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Scott Walker and Rebecca Kleefisch

Gov. Scott Walker kicks off his re-election campaign during a stop in La Crosse in this April file photo. In the background is Lt. Gov. Rebecca Kleefisch. Since 2011, the state has provided security for Kleefisch in addition to Walker and his family.

The cost of providing security for Gov. Scott Walker and Lt. Gov. Rebecca Kleefisch has more than tripled since the duo took office, new state records show.

Taxpayers spent $2.23 million on security, including salary, benefits, out-of-state lodging and other expenses, in 2013, according to Walker’s office. That’s up from $657,457 in 2010, the last year Gov. Jim Doyle was in office.

Walker communications director Jocelyn Webster noted that until 2011, the state did not provide protection for lieutenant governors. That’s when Walker and other public officials received dozens of threatening emails related to controversial legislation to curb public sector collective bargaining.

“Given the difference in circumstances, it was determined to be necessary to provide security to the current lieutenant governor, which obviously contributes to some of the additional security costs,” Webster said.

Walker, a potential presidential candidate in 2016, has taken numerous out-of-state trips, some related his high national profile.

Total security spending has increased 41 percent since 2011, from $1.58 million to $2.23 million.

In 2012 it totaled $1.95 million.

Senate Minority Leader Chris Larson called the increase in security spending “jaw-dropping” and said Walker’s campaign should reimburse the state for the increase over previous governors.

“We’re paying some guy to stare at Scott Walker while he does junkets across the country trying to increase his tea party credentials,” Larson said. “The governor should reimburse the state for all the extra money we’re throwing at these guys while he goes on these.”

Democratic Party of Wisconsin spokeswoman Melissa Baldauff said the governor and his family should have a security detail, but the current setup isn’t being done in a fiscally responsible way.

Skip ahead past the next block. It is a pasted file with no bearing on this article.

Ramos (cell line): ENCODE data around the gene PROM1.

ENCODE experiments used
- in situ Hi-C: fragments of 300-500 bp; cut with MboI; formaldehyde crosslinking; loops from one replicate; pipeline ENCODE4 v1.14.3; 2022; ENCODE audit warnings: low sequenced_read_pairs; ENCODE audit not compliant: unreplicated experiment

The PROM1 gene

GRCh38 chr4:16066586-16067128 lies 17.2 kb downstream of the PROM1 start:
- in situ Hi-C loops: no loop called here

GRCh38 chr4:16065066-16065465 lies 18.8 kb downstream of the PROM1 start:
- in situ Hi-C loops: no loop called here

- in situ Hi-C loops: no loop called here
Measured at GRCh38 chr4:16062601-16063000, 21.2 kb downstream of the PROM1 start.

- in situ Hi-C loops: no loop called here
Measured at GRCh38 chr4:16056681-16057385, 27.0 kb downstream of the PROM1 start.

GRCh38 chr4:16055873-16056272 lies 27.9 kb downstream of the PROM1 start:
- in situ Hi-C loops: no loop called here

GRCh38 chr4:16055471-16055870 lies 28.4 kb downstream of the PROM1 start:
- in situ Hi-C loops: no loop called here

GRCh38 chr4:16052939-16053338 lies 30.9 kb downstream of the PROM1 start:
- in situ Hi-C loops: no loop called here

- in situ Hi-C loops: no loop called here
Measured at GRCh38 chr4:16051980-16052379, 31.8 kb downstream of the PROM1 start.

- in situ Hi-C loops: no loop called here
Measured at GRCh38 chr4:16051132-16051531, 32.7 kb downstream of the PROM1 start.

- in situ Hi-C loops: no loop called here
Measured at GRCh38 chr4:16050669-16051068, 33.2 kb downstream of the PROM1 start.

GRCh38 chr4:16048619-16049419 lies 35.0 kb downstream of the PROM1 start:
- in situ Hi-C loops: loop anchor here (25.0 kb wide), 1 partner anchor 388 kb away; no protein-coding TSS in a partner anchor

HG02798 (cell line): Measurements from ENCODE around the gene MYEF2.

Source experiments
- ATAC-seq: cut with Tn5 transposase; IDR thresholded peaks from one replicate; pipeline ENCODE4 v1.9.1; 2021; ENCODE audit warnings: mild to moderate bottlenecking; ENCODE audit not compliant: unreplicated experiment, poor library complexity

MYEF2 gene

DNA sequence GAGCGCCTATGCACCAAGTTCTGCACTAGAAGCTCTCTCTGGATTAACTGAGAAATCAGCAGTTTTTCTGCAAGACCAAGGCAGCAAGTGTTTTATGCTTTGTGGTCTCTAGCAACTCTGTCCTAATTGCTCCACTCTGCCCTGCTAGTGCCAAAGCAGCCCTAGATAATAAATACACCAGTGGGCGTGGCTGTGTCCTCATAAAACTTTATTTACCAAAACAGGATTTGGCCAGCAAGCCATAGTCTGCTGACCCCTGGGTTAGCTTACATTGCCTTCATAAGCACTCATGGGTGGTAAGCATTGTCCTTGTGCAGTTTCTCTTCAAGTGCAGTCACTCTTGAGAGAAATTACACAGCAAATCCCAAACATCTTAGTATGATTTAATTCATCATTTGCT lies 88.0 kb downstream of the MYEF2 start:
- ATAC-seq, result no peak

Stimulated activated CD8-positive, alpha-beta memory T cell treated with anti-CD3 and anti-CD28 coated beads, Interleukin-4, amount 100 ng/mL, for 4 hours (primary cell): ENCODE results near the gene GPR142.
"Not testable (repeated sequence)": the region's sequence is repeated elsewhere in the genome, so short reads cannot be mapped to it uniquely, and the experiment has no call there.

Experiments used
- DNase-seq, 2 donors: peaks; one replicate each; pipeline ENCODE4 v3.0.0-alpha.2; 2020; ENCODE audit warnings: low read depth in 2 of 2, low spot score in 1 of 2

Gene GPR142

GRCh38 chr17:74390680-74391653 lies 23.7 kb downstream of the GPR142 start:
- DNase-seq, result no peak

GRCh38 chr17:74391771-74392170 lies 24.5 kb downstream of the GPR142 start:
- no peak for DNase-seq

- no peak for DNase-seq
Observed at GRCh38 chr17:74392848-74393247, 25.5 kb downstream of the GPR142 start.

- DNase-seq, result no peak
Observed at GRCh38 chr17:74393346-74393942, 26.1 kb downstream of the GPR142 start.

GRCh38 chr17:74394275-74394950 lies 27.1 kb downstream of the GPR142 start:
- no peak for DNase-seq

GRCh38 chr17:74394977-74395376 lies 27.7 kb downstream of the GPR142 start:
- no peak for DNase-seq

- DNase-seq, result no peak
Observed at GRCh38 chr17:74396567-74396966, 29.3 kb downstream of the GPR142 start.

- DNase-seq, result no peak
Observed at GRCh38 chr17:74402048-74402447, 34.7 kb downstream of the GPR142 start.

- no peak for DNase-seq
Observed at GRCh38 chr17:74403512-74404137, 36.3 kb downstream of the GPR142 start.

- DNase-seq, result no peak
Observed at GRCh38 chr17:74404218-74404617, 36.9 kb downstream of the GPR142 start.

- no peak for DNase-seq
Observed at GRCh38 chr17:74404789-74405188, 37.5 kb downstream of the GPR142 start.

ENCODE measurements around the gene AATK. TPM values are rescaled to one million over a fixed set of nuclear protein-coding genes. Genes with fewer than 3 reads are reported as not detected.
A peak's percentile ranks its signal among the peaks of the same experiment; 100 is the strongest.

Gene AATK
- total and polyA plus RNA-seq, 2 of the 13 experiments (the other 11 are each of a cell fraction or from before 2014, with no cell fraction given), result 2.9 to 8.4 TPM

“It is an incredible waste of the taxpayers’ money to have two homes under 24/7 security,” Baldauff said, referring to Walker’s home in Wauwatosa and the Executive Residence in Maple Bluff. “Scott Walker has raised enough money from special interest donors — he can afford to immediately reimburse the state for costs related to campaign trips.”

The records show Doyle had four primary agents provide security, whereas Walker had 10 primary agents starting in March 2011.

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The additional agents allowed for the protection of Walker, his wife, two sons and Kleefisch, said Peg Schmitt, spokeswoman for the state Department of Transportation, which oversees State Patrol and the Dignitary Protection Unit. She said she couldn’t elaborate on other specific people receiving protection, including during the Doyle years.

Since 2006, the agents have been sergeants. Before that, they were troopers, Schmitt said.

Walker described the reasons he increased security in his book, “Unintimidated.” He wrote that Dave Erwin, who is now Capitol Police chief but previously was the head security agent for both Doyle and Walker, advised him to increase security because people were tracking his family’s whereabouts.

“Governor, I’ve been at this awhile, and when the hairs stand up on the back of my neck you have to be concerned,” Erwin told him, according to the book.

Walker also described some of the death threats that his family received.

One letter delivered to the Executive Residence addressed to Tonette Walker read: “Has Wisconsin ever had a governor assassinated? Scotts heading that way. Or maybe one of your sons getting killed would hurt more. I want him to feel the pain.”

Security agents have always provided round-the-clock security for the governor, regardless of event purpose, including for campaign-related travel, Webster said.

The Walker campaign has reimbursed the state $65,096 since January 2011 for use of state-owned vehicles to transport Walker and his wife, Webster said. Kleefisch’s campaign has reimbursed $28,970.

While total salary and benefits for security agents increased significantly between 2010 and 2013, “other expenses” as identified by Walker’s office also rose from about $50,000 to $263,000.

Out-of-state lodging increased from $19,671 to $34,479, though “other” out-of-state expenses stayed the same at about $26,000.

A review of individual expenses claimed by the agents show reimbursement for iPads and accessories, uniforms and equipment, and window tinting during Walker’s term. Destinations outside Wisconsin included Aspen and Vail, Colorado, Naples, Florida, and Sea Island, Georgia.

During Doyle’s last two years in office, there were purchases for electronic equipment, dry cleaning and passport photos. Several out-of-state trips were to foreign countries such as Japan, China, Denmark and Israel.

Capital W: Plug in to Wisconsin politics

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